Saturday, February 14, 2009

Koko review

So, everyone's favourite young scallys choose the awesome Koko in Camden as a venue to highlight a blistering two-years-and-a-bit career thats taken them from the backstreets of Dundee to potential Indie mega stardom. Celebrating the early success of second album 'Which Bitch?', there was no doubt that the mixed crowd were in for a gig as close to the 'Rock and Roll Star' so eloquently described by hero Noel Gallagher.

I arrived a tad later than I wished, having had no notice of the support, catching only the last couple of songs from Twisted Wheel , but even those were enough to make me want to hear more. The headline band were certainly enthusiastic about their support, and rightly so. Keep an ear out for them, they are loud, raucous and very good.

At 9.30pm, and a bit overdue, the four lads came into view glowing in blue LED, and crashed straight into 'Glass Smash' - exactly what I want to hear. Let's face it, I want to see them smash the place up, make the guitars sing, and scream the chorus of every note, with amps turned to maximum. Having been a fan since the early release of 'Wasted Little DJ's', it was an absolute delight to hear their first single lined up after the storming '5 Rebeccas', and all was going very well indeed, thank you very much.

And then, it sort of, well, went a tad flat. I'm all for Kyle and Kieren swapping guitars and lead vocals, but the fact is Kyle is different gear. His voice has something so distinct that it's hard to think it's anyone else; equally, it's hard to imagine anyone else singing their songs. As for stage presence, he is a tad unique, his legs either doing a bit of Jack Penante, or John Wayne, and sometimes both at the same time - he is a superb front man, and holds the audience spellbound. Sure, he is probably drunk, but it works, rather like a Scottish Libertines (I know, Im sorry), and you do feel a love for them.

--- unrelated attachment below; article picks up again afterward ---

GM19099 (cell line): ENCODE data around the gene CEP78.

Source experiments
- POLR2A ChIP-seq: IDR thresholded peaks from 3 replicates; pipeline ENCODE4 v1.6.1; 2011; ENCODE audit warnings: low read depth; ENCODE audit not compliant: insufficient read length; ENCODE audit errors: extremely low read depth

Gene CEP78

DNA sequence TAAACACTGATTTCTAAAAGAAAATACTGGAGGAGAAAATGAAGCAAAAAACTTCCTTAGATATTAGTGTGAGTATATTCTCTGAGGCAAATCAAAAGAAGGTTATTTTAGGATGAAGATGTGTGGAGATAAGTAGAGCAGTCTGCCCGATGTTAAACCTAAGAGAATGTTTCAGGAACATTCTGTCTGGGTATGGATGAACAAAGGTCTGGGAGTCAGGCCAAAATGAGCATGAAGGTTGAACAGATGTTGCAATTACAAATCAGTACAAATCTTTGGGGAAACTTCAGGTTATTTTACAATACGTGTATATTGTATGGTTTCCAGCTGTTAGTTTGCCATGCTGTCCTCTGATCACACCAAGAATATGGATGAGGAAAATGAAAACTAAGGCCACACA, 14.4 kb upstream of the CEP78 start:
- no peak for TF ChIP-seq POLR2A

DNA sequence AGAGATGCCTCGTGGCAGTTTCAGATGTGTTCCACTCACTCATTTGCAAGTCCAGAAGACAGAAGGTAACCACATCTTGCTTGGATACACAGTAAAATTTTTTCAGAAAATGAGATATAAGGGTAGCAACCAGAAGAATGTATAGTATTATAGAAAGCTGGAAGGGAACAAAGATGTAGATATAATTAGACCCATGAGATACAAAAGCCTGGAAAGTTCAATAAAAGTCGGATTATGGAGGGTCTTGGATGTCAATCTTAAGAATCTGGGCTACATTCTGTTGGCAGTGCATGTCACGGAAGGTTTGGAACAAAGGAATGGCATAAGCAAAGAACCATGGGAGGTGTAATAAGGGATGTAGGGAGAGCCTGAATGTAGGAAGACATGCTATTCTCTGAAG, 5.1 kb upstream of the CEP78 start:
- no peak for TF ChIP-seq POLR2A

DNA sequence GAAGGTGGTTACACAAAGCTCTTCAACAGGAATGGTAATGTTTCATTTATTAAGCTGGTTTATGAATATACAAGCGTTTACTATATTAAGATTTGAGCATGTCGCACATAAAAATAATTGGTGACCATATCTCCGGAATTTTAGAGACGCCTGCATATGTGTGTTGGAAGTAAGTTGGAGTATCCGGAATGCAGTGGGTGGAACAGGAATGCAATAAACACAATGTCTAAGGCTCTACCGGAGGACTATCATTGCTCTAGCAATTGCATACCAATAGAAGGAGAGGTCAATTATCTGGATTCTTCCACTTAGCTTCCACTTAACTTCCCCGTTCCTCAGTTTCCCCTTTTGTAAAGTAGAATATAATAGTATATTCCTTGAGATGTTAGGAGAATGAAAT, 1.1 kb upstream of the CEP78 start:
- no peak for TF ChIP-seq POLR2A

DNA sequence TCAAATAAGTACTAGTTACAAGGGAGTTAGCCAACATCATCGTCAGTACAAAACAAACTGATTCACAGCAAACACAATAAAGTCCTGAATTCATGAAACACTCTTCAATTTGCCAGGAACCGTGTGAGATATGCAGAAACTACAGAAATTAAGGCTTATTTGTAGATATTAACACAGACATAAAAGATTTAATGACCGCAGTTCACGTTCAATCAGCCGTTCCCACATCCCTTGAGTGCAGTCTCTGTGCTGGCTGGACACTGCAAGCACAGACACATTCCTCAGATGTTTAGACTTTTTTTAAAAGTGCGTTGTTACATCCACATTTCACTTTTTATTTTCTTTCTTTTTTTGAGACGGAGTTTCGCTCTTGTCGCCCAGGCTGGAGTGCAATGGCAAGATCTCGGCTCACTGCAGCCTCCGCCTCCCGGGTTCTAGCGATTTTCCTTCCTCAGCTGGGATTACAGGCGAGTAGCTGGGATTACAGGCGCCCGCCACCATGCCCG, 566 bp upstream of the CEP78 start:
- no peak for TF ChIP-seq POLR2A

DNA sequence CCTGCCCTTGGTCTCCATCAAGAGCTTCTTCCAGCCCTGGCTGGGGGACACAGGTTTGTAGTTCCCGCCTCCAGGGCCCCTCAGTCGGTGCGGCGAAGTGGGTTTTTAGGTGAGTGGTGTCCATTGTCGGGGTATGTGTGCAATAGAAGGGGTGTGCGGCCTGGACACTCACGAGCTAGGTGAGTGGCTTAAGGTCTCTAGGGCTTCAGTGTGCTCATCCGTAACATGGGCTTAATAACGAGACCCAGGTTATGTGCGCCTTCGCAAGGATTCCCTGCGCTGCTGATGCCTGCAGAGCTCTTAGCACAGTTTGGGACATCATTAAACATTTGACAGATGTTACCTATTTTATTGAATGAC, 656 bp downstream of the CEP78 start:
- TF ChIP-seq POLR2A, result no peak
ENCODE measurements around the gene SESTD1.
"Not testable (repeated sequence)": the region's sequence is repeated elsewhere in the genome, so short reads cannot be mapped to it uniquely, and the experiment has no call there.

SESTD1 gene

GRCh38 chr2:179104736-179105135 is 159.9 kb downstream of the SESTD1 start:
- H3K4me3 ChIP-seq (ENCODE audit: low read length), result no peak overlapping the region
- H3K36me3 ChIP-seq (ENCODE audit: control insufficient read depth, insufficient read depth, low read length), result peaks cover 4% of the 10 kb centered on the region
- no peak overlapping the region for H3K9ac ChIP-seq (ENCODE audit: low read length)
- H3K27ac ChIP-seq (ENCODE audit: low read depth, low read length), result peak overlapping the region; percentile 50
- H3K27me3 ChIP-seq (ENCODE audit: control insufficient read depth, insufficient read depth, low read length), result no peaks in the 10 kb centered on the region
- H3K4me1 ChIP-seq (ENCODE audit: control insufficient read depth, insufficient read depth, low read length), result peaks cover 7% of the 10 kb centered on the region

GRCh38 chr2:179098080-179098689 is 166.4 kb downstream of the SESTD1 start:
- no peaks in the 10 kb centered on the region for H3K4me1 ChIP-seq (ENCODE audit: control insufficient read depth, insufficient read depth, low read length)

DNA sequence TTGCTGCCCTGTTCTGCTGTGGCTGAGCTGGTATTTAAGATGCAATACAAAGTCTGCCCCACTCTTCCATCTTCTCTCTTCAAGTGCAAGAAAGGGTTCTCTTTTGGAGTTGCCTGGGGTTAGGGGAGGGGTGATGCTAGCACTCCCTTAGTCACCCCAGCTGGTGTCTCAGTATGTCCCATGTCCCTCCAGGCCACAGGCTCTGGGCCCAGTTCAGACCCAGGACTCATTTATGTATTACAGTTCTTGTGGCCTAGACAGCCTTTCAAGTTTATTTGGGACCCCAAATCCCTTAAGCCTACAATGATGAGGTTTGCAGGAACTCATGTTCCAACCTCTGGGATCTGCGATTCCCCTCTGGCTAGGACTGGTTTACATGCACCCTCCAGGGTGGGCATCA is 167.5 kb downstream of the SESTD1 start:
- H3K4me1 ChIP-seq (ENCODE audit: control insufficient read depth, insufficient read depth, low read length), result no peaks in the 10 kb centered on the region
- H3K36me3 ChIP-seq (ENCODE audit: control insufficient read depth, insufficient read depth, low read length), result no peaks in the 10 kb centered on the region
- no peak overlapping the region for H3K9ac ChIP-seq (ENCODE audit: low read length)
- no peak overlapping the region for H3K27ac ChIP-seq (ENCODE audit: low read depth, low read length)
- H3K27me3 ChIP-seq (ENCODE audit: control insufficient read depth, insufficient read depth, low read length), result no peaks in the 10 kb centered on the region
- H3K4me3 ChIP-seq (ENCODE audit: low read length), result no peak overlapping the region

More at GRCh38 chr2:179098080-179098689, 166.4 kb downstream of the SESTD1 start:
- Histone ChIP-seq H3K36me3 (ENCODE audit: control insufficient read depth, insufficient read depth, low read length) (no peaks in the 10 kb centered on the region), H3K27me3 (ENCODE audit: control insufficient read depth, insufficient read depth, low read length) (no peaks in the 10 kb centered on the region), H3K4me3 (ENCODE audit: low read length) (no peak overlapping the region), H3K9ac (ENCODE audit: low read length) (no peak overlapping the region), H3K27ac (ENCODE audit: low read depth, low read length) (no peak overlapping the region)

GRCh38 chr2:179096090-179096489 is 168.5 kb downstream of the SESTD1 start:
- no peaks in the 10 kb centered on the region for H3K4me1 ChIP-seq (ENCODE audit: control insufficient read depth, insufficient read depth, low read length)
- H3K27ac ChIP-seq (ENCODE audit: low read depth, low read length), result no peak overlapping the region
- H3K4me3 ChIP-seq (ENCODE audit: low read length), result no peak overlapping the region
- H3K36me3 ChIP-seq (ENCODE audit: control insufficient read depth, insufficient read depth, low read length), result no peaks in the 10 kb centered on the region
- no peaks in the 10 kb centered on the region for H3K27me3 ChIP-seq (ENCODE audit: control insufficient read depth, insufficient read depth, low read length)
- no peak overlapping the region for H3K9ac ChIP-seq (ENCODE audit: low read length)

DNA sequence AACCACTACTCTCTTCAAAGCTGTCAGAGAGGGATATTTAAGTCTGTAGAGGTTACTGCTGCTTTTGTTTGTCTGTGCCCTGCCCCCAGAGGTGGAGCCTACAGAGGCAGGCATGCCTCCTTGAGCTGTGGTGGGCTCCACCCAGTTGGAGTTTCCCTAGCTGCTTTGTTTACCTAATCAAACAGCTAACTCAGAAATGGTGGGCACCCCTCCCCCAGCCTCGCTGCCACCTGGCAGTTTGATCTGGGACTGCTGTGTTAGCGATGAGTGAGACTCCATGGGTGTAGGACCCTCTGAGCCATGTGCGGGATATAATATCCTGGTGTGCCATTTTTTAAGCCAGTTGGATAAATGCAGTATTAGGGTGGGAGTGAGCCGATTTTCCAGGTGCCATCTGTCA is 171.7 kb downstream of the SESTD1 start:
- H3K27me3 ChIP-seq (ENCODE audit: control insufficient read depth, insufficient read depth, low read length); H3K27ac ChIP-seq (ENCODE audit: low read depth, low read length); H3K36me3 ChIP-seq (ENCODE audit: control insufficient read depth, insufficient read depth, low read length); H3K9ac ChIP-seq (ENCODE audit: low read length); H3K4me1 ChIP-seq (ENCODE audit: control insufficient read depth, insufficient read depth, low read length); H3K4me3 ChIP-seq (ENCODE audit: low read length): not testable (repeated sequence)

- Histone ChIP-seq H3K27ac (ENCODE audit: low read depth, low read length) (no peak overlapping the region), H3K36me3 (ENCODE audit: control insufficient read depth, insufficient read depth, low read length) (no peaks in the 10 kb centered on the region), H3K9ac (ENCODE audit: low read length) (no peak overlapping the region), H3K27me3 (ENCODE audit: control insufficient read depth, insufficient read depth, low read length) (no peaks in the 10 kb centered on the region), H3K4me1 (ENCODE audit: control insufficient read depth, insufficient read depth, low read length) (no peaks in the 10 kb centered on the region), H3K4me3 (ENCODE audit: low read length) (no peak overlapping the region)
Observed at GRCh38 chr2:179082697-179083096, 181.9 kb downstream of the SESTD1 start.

My problem lies when they move on to the, erm, more 'mature' second album songs. There are some clever one-liners (introducing the violins and pals as 'Dirty Pretty Strings'), but I felt that they lost me half-way through the act. 'Distant Doubloon' and 'One Off Pretender' were lost live, whilst the beautiful album version of 'Unexpected' was again disguised by the occasion. I dunno, although obvious, I just felt that the gig cried out simply for the Skag Trendy's of the world, and could have been an hour long of almost perfect party-time rather than a mish-mash of emotions.

To end the gig proper with 'Give Back The Sun', the brilliant 'Superstar Tradesman' and current single, which I love, 'Shock Horror' ('we wouldna be here if youd ha nae bought it') is almost perfection, and showed that, when right, The View really are on fire. I'd have had WL DJ's as the last song, but hey, I'm old enough to have been their Dad.

This is the first time I have seen the band live, and I would do again. I just reckon that the two albums played consecutively in your student bedroom, with Amp turned to 11, lends more belief to the effort behind the writing. The View aren't just a band with R&R ambition, but they are perched on a fine set of scales. If they go one way, they will be absolutely massive, headlining festivals for the next five years (come on, how different class are they to the likes of Franz and the like?); however, I feel there's also a danger that there could be a backlash. With the likes of Owen Morris behind them, it's unlikely, but theres nowt as fickle as folk.

By Cameron Oliver, Music News, 14 February 2009


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